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How we migrated from Heroku to Docker containers

Docker on Linux Mint 18

As a growing startup that provides a SaaS platform to automate B2B sales lead management and social selling at scale, ProLeads has been pressed to deliver more valuable features while we cut our server hosting costs.

Our top two priorities have been (1) ensuring zero downtime in production, and (2) pushing changes to production seamlessly and instantly. We’ve been using Heroku to host our production environment. The platform has certainly provided us with the high-availability we needed while making seamless updates through a simple git push heroku master.

There was only problem with Heroku – the cost. Our monthly bill for both Heroku & Compose (which was hosting our MongoDB Replica Sets) was $6,500. After graduating from the 500 Startups program before the summer, we were fortunate enough to get a generous offer from Rackspace. The offer allowed us to move our entire production environment to Rackspace Cloud Servers essentially for free for 2 years.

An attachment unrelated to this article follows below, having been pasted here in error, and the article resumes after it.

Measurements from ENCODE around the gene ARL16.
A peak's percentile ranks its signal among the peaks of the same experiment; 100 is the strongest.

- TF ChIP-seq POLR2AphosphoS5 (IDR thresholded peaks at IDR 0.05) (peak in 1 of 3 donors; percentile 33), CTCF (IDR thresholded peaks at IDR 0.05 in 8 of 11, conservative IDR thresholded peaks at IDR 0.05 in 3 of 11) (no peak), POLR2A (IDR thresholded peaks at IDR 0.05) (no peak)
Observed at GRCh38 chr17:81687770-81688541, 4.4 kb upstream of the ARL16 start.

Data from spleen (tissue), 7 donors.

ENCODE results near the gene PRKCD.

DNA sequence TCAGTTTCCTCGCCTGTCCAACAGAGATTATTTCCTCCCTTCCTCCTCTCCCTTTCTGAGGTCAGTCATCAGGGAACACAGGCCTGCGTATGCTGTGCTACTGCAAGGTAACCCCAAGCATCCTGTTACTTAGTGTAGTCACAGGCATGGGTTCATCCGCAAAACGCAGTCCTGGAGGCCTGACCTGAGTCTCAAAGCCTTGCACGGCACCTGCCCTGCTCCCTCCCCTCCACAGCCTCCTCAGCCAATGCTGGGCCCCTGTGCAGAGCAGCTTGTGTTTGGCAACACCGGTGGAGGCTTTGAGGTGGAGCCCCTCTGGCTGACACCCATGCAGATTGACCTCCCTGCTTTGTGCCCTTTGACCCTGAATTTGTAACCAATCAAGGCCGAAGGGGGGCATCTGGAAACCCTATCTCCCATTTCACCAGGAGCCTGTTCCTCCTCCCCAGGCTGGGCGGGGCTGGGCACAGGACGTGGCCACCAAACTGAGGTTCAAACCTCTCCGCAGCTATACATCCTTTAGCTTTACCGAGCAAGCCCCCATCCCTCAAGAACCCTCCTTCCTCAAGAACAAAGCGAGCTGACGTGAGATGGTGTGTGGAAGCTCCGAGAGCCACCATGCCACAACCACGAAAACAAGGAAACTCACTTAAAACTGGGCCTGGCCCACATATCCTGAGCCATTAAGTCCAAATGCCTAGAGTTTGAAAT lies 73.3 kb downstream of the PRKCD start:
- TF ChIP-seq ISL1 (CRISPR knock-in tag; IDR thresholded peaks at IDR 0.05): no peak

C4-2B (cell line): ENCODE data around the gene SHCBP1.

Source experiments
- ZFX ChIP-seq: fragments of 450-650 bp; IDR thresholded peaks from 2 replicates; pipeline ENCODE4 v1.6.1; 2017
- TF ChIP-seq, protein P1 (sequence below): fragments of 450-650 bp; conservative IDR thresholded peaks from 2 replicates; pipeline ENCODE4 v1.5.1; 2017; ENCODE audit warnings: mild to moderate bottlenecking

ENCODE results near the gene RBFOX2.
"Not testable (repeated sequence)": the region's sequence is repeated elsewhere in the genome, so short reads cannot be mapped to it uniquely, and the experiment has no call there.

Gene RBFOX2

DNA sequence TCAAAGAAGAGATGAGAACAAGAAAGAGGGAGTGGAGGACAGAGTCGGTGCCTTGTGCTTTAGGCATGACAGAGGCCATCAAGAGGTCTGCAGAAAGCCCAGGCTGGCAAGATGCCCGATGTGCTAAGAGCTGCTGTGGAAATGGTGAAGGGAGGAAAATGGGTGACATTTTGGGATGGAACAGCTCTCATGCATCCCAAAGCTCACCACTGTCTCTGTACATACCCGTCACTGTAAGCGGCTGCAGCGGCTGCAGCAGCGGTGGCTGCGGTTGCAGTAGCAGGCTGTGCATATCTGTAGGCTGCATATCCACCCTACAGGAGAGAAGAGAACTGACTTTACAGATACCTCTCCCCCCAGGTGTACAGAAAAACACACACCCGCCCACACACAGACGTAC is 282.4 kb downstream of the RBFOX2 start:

After our offer expires however, we expect to pay Rackspace around $3,200 per month for a production environment that will not need to be scaled for years. This is still more than 50% reduction of costs compared to Heroku. So it was very clear to us what we had to do – but the problem was that we had become so accustomed to the simplicity and the high-availability of Heroku.

We realized that unless we re-architected our application so that it can be deployed on any cloud anywhere, we would always be locked into whatever hosting provider we were using. That’s when we started looking into Docker containers. The idea that the same container would run exactly the same on any Linux host running anywhere was extremely appealing to us.

Read the complete article here.

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